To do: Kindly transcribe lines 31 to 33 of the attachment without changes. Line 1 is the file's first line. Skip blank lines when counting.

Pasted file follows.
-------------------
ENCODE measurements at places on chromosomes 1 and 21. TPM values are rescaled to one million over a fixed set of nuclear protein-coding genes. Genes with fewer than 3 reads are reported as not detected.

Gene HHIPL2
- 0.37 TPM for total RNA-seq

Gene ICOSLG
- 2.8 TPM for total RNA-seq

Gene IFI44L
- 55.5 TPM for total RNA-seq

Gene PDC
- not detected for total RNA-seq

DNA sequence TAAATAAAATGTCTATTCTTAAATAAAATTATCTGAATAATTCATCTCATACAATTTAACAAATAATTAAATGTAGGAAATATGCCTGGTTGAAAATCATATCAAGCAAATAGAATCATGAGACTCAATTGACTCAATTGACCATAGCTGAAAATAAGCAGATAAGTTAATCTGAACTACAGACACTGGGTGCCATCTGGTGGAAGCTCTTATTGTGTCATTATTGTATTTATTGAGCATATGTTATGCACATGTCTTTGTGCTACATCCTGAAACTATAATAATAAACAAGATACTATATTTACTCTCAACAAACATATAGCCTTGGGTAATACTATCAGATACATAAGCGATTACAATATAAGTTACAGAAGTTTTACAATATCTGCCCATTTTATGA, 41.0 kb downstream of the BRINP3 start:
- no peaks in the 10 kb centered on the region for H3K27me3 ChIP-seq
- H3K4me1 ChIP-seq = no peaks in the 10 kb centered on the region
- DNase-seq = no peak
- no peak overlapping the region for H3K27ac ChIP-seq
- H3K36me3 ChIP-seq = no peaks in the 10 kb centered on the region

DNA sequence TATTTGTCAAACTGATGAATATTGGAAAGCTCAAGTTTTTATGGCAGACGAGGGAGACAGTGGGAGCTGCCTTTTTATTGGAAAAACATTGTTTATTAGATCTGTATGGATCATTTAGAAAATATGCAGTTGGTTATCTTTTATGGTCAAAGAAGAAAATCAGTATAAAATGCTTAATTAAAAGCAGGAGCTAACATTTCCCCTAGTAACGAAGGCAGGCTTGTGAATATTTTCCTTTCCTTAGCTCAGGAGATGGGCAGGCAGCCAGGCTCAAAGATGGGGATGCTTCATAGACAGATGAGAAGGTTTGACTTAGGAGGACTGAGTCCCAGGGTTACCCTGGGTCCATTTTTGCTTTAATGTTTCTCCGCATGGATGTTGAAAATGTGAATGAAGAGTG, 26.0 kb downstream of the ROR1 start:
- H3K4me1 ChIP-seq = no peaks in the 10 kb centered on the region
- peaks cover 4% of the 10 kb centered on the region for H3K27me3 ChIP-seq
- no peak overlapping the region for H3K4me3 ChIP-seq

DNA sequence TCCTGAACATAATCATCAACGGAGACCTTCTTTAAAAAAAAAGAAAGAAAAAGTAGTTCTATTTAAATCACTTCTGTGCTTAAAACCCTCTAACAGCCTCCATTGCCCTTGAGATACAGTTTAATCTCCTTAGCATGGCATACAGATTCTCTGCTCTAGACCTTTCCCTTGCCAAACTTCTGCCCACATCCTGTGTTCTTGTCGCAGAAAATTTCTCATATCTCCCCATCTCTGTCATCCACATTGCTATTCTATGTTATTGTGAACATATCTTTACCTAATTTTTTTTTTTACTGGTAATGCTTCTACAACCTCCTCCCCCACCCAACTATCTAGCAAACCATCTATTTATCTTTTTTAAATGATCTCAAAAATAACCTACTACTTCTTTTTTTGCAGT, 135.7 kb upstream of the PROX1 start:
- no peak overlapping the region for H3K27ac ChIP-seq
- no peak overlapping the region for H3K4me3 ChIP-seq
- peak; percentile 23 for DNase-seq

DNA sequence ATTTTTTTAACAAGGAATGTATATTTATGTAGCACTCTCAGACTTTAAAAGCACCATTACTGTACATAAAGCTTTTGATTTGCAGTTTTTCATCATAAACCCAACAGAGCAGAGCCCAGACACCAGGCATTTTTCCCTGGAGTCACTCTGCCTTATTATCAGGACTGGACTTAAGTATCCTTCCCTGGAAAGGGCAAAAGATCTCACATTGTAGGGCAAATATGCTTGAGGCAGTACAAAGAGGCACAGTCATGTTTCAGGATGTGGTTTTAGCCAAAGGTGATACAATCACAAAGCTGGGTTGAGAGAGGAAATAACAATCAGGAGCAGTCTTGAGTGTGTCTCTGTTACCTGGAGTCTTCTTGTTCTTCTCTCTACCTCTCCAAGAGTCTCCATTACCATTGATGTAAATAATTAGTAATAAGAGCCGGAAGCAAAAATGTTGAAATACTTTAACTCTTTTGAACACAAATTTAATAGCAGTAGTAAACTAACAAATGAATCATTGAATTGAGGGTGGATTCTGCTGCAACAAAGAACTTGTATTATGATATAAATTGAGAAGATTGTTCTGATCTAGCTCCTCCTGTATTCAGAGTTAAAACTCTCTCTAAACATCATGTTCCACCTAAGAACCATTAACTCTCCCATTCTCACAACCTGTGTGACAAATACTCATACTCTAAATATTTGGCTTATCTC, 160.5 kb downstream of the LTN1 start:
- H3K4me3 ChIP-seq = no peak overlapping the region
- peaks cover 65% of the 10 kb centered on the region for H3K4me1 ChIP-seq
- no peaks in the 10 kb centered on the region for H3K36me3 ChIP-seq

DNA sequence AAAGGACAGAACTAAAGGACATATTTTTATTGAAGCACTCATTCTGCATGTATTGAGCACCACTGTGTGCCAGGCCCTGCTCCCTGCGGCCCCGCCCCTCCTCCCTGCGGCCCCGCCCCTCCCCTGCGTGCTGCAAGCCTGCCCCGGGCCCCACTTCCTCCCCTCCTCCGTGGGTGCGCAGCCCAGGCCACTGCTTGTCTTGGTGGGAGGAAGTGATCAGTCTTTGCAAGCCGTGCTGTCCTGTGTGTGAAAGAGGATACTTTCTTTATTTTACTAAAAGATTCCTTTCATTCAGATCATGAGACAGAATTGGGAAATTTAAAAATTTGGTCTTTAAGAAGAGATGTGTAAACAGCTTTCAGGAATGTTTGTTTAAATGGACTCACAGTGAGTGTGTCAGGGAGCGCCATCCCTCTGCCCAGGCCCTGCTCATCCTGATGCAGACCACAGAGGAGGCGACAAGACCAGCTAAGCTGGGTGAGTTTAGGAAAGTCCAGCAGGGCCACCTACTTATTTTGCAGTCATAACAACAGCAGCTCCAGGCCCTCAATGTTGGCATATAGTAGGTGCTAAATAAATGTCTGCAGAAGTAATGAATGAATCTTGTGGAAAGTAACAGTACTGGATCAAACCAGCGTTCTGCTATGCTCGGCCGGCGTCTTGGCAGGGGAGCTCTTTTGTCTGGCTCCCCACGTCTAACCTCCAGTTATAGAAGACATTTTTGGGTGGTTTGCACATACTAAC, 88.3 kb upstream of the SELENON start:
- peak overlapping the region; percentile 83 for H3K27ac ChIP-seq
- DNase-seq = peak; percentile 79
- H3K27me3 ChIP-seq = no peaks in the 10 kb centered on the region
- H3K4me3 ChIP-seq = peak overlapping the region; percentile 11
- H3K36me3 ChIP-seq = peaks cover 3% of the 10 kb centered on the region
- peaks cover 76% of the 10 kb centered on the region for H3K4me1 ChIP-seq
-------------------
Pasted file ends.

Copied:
- H3K27me3 ChIP-seq = no peaks in the 10 kb centered on the region
- H3K4me3 ChIP-seq = peak overlapping the region; percentile 11
- H3K36me3 ChIP-seq = peaks cover 3% of the 10 kb centered on the region